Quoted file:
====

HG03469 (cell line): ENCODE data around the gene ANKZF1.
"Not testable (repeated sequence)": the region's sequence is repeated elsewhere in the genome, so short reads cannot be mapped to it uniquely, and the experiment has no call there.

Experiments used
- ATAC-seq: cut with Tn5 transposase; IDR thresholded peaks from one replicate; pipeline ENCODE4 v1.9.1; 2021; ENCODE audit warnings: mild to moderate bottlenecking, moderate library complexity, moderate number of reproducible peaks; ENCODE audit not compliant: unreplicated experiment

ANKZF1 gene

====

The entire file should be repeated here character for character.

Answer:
HG03469 (cell line): ENCODE data around the gene ANKZF1.
"Not testable (repeated sequence)": the region's sequence is repeated elsewhere in the genome, so short reads cannot be mapped to it uniquely, and the experiment has no call there.

Experiments used
- ATAC-seq: cut with Tn5 transposase; IDR thresholded peaks from one replicate; pipeline ENCODE4 v1.9.1; 2021; ENCODE audit warnings: mild to moderate bottlenecking, moderate library complexity, moderate number of reproducible peaks; ENCODE audit not compliant: unreplicated experiment

ANKZF1 gene